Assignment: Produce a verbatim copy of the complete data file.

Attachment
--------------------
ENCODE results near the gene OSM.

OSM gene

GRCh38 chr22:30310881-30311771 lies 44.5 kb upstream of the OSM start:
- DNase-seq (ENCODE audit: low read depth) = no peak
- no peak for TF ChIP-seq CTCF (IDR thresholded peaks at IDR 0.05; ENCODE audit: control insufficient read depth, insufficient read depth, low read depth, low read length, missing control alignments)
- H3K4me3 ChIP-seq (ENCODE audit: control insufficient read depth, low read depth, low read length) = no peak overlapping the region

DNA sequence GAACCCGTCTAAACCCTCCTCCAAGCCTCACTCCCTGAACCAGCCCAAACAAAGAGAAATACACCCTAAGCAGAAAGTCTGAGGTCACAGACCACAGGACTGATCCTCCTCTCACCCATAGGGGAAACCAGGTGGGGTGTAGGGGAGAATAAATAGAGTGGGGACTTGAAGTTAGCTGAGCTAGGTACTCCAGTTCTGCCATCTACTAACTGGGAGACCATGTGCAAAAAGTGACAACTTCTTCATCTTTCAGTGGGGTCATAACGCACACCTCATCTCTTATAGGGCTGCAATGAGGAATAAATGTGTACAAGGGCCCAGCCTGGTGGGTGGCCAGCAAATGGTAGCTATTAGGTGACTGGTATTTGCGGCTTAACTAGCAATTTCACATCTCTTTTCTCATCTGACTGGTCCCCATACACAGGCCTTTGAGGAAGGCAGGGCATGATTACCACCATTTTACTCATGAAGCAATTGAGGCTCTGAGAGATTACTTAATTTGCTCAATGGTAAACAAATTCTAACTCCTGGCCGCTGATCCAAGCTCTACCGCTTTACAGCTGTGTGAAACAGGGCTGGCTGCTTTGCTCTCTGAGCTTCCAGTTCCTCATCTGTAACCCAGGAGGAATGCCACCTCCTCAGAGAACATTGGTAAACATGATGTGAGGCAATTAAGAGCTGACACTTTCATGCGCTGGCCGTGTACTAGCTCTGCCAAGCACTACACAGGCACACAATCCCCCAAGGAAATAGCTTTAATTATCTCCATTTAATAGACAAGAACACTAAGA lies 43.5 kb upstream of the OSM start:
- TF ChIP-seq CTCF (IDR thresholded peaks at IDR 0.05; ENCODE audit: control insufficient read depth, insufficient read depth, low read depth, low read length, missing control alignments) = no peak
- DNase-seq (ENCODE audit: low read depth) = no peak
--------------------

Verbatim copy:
ENCODE results near the gene OSM.

OSM gene

GRCh38 chr22:30310881-30311771 lies 44.5 kb upstream of the OSM start:
- DNase-seq (ENCODE audit: low read depth) = no peak
- no peak for TF ChIP-seq CTCF (IDR thresholded peaks at IDR 0.05; ENCODE audit: control insufficient read depth, insufficient read depth, low read depth, low read length, missing control alignments)
- H3K4me3 ChIP-seq (ENCODE audit: control insufficient read depth, low read depth, low read length) = no peak overlapping the region

DNA sequence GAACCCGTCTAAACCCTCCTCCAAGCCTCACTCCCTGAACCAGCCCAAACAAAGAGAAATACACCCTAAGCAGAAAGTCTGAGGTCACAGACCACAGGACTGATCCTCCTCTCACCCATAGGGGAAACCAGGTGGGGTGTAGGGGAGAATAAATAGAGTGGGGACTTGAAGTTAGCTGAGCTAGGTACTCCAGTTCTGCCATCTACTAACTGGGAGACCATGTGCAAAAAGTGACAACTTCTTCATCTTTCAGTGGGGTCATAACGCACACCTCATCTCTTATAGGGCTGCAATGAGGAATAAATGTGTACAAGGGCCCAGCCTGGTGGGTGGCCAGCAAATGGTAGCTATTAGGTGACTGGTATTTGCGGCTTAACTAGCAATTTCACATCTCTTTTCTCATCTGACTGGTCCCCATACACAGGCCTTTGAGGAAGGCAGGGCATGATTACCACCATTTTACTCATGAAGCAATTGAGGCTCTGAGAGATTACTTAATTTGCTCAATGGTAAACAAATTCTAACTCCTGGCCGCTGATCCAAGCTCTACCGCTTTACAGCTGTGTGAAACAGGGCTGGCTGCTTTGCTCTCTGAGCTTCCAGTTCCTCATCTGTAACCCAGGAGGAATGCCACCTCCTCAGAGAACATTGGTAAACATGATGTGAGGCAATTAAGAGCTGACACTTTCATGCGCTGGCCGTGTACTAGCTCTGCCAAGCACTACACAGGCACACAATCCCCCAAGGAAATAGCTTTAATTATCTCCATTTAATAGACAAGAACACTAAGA lies 43.5 kb upstream of the OSM start:
- TF ChIP-seq CTCF (IDR thresholded peaks at IDR 0.05; ENCODE audit: control insufficient read depth, insufficient read depth, low read depth, low read length, missing control alignments) = no peak
- DNase-seq (ENCODE audit: low read depth) = no peak